Posted by: Guerrilla Insights Category: Uncategorized Comments: 0

When policymakers steadily lift the pandemic-induced limitations and industries continue to reopen, there is a feeling that we may be on the brink of returning to “normal,” which is impossible. In the months of lockdown and self-isolation, we were literally writing a new future.

This has significant consequences for advertisers who are seeking to establish long-term partnerships with consumers. Granular monitoring of data and patterns in customer behavior has always been important for planning. Given the unparalleled magnitude of the pandemic and the drastic changes it is making, we agree that using imagination will be almost as important. Marketers will continue to think hard—and differently—about what the next typical customer will think, feel, say, and do.

We have seen six potentially major shifts in consumer behaviors. Some of them are major accelerations of current trends, some of which are just evolving now. What follows are recommendations as to how advertisers can continue to react to them. It is not intended to be an exhaustive list, and we do not assert any assurance as to the length of these improvements. Yet we agree that their consequences for advertisers merit close analysis and thoughtful intervention.

Getting to the big digital migration to extend digital boundaries

Consumers were just eight weeks away from the introduction of digital for five years. Large cohorts have been trying online for the first time. In Latin America, 13 million customers have made their first-ever e-commerce transaction.1 Across all the countries assessed by our global customer sentiment surveys, customers are moving to digital and reduced-contact access to goods and services. When we look more granularly in the US, this digital trend has been magnified for Gen Z, millennials, and higher-income customers in general. Social trading is also on the rise: 34 percent of people say they have bought Instagram on the advice of the influencer.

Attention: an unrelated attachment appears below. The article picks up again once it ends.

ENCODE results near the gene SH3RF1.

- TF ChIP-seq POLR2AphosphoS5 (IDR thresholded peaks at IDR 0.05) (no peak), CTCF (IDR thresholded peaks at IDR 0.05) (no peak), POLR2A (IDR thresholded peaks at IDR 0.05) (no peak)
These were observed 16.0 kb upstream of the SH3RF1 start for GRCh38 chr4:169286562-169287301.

This change is expected to continue, to a large degree simply because e-commerce is much more effective, cheaper, and cooler for shoppers than shopping in traditional stores. Moreover, when social distances and security precautions remain the rule, shopping from our couches would seem much more comfortable by contrast. Our ongoing market sentiment surveys confirm that consumers across the world expect to grow their share of online shopping in most categories. Net intention to shop in physical shops until the COVID-19 crisis has broken down by seven percent in Italy and the United Kingdom and 8 percent in Spain. Amazon announced a 26 percent revenue boom in the first quarter of 2020 relative to the same time of 2019.

In the case of advertisers, this means rethinking how to communicate with customers. A greater focus on e-commerce and digital channels is obviously important, especially recognition of the position of direct-to-consumer (D2C) e-commerce channels. In 13 weeks, a European retailer has established a working e-commerce website. This pace on the market is one reason why new technology has been such a key component of the accelerated return of sales for brands that are navigating the economic downturn.

Yet advertisers will continue to think about how to handle today’s latest data surge and how to leverage it to help tailor deals and communications to ever-closer consumer segments. Analytics would continue to play a key role not only in monitoring customer desires and habits at increasingly granular levels but also in facilitating quick response to opportunities or risks. Established predictive models will not be as reliable when forecasting actions in the next standard, and they may need to be quickly “trained” to make the best use of new behavioral data. This index will help marketers extend digital boundaries to the real world to provide more efficient and useful retail experiences wherever the customer may be.

Another, potentially greater, the effect on advertisers would be the need to reinvent shopping trips for customers that might be in a particular frame of mind. At home, customers are comfortable—they want to see loungewear choices in their recommended brands, and they want to waste time scrolling through add-ons. They’re not in a hurry—they should “add to the cart” and then go back for more. They could be shopping at various times during breaks from their remote work schedule. They may be shopping for their whole families through a variety of food categories